Measuring Tendencies Toward Self-Directedness of Live Production Managers and Service Technicians in the Alabama Poultry Industry
Type of Degreedissertation
Education Foundation, Leadership, and Technology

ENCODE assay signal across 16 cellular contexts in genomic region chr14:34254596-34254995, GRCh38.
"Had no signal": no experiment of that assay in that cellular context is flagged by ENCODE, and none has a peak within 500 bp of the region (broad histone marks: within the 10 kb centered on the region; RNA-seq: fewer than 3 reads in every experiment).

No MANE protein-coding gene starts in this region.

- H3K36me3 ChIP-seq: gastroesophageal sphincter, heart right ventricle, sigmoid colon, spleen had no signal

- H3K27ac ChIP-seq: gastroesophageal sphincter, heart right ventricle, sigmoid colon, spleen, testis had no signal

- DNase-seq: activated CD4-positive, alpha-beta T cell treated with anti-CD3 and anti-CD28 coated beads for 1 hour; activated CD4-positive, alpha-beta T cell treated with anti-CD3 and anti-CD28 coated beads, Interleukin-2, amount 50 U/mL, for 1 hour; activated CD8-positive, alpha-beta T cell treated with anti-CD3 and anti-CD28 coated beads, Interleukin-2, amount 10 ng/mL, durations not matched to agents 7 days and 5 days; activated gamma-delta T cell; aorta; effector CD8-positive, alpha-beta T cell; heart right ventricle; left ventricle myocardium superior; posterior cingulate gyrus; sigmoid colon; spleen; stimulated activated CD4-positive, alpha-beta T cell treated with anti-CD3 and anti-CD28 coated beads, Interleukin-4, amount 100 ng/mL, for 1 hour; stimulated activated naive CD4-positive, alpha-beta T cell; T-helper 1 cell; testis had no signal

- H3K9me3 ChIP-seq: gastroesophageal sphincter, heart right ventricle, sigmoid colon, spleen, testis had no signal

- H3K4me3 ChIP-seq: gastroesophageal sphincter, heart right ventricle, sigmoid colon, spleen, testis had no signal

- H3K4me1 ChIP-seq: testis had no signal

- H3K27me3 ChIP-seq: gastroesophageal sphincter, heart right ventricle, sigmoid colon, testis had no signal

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The driving force behind any company’s long term success is its ability for its employees to adapt to change. The driving force behind the success of any business is the people (Campbell, 2010). Improving company profit margins through the decrease of input costs is a limited resource. Long term company success and growth are reliant on the quality of the employees and their ability to adapt to change and learn new technologies. Traditionally workforce training is conducted formally in classrooms. Modern workforce training trends are focusing more on self-directed programs that allow individual employees to be in control of their training impact. Creating and implementing effective self-directed adult education training programs are key components of workforce training. Research on this topic is relatively limited in the field of agriculture and more specifically in the live production sector of the poultry industry. Training programs are offered to these employees on farms and in classrooms; however, the effectiveness of these training seminars is not measured, nor is the self-directed tendencies of the employees. This study focuses on assessing the tendency of live production managers and service technicians in the Alabama poultry industry toward self-directed learning readiness. The conclusions of this research will be used to give company executives, educators, and trainers the necessary information required to tailor educational programs that will be more suitable and effective for these adult learners. Key components of measuring self-directed tendencies and readiness lie in their motivation and self-regulation, cognitive strategies and social environmental elements at work.